RASL: THE DRIFT should come with some kind of warning, something that would let the reader know right away that this comic is extremely addictive, a fun mystery/thriller with a great hook --- and that the next installment in the series won’t come out until March 2009.
A wait that long is just too unfortunate. Coming from the brilliant mind of Jeff Smith, creator of Bone, Rasl marks Smith’s return to serialized comic fiction, and it’s a treat. Smith paces stories with a deliberate purpose, never revealing too much at a time. Hopefully, then, Rasl will unfold over a lengthy period of time. It’s so good that it deserves to stick around for a long time to come --- but hopefully without so much of a wait in between installments. It is published as a monthly, normal-sized comic book, but in RASL: THE DRIFT, it gets the oversized treatment --- all the better for enjoying the artwork and getting lost in the story.
Here’s the basic premise: Rasl is a high-priced thief who travels between dimensions to steal expensive art. He utilizes a special suit to open up something called The Drift, which he uses to navigate to parallel universes. Unfortunately, The Drift takes its toll on him, rendering him sick and a little helpless when he emerges on the other side. Not to mention confused: Where and when he reappears is not exactly up to him, so finding out which type of earth he has landed on takes some detective work. (Smith has fun playing with this in a clever way; one clue Rasl notices on a strange world is a CD in a bar jukebox by Bob Zimmerman --- instead of Bob Dylan.)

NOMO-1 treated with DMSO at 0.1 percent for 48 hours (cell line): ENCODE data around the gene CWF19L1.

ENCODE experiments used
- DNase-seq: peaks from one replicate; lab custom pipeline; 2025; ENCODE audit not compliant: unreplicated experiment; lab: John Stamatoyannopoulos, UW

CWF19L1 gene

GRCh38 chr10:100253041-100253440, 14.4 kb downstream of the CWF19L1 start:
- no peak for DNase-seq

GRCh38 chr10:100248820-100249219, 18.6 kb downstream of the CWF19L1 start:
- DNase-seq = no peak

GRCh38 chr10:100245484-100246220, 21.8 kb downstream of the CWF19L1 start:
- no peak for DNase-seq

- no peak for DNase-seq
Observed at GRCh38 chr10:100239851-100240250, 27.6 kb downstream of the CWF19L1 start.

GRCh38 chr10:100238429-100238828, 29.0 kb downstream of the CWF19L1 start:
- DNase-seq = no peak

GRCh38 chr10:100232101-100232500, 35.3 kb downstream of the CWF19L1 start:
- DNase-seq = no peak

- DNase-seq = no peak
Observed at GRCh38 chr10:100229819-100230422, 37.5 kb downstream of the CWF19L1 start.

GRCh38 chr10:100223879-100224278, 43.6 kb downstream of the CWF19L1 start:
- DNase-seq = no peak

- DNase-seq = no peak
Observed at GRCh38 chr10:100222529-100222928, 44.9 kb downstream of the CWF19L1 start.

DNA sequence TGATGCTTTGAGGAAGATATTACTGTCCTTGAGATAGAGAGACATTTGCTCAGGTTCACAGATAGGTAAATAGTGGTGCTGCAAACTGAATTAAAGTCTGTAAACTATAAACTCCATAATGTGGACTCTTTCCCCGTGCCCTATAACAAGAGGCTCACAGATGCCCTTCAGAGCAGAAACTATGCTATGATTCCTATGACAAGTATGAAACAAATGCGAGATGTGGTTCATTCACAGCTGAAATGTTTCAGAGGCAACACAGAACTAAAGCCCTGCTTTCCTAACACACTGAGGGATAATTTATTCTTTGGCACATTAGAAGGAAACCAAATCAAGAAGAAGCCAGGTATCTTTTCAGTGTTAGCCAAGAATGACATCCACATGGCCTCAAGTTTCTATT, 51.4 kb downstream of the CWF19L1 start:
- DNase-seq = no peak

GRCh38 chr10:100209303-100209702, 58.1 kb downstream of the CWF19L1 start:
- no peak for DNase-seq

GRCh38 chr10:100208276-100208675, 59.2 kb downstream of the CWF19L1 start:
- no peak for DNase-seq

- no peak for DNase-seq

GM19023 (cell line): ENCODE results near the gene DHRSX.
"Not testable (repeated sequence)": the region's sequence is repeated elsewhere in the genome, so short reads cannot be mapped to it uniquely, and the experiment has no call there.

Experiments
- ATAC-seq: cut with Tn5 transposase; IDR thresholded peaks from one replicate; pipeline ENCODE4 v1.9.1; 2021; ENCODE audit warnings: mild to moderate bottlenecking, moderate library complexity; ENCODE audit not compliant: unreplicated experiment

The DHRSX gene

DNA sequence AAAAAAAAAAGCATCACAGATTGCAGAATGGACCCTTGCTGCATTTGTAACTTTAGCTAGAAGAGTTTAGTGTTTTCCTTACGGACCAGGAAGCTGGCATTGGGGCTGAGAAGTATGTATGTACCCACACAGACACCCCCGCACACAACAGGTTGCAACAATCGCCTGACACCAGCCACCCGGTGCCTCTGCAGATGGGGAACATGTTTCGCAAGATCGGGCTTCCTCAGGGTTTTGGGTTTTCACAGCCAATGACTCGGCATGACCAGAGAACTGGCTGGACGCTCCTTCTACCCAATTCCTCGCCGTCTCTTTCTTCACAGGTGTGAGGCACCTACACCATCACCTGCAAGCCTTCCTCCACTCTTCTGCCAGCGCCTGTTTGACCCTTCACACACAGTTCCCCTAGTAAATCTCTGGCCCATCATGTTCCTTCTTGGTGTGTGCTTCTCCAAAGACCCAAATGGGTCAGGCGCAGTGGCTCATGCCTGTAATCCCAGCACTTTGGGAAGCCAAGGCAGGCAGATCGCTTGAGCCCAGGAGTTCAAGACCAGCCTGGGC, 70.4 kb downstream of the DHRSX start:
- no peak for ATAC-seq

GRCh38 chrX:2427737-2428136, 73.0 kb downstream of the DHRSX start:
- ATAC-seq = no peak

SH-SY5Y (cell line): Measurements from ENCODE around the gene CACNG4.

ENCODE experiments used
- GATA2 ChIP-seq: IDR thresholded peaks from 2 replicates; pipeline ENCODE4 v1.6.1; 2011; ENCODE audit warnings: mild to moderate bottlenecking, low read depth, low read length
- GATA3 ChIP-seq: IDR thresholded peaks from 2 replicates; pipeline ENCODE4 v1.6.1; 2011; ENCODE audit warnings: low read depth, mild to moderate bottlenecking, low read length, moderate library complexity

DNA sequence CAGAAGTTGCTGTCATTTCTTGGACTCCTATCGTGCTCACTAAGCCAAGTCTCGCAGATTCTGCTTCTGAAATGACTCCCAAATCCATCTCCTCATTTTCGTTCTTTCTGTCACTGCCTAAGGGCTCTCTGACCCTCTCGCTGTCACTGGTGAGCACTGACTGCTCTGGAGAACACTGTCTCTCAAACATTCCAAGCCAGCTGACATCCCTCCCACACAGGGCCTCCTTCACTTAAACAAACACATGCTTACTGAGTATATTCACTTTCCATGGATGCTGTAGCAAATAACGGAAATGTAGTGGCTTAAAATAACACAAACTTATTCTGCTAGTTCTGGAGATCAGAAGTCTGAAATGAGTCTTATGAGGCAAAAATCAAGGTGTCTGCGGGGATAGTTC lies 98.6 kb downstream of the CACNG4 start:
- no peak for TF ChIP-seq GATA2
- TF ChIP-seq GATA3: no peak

After completing one of his jobs, Rasl runs into someone who is after him --- a spooky-looking killer. Rasl goes on the run and gets further into the craziness of The Drift, or at least the craziness of the alternate universes he stumbles into. It should probably be noted that, unlike Bone, which had such broad appeal and was suitable for readers of all ages, Rasl is aimed at adults, with some graphic themes and sexual content.
Nice touches abound throughout the book. Smith teases readers with hints about Rasl and his backstory. A quote from Nikola Tesla about the static and kinetic nature of energy throughout the universe opens the book and hints at where Smith will be going in the future. It’s intriguing and full of promise.
Smith doesn’t waste much time getting into the story. Three issues in, we know very little about Rasl, his life, his work, or The Drift itself, but it’s enough for now. There’s plenty of room for Smith to expand his story in here, and the richness of the content is not lost on the reader. It’ll be nice when so much of the story has been written that several of the books can be collected, and the story can be enjoyed in a lengthy reading session.
Reviewed by John Hogan on January 23, 2011
Rasl: The Drift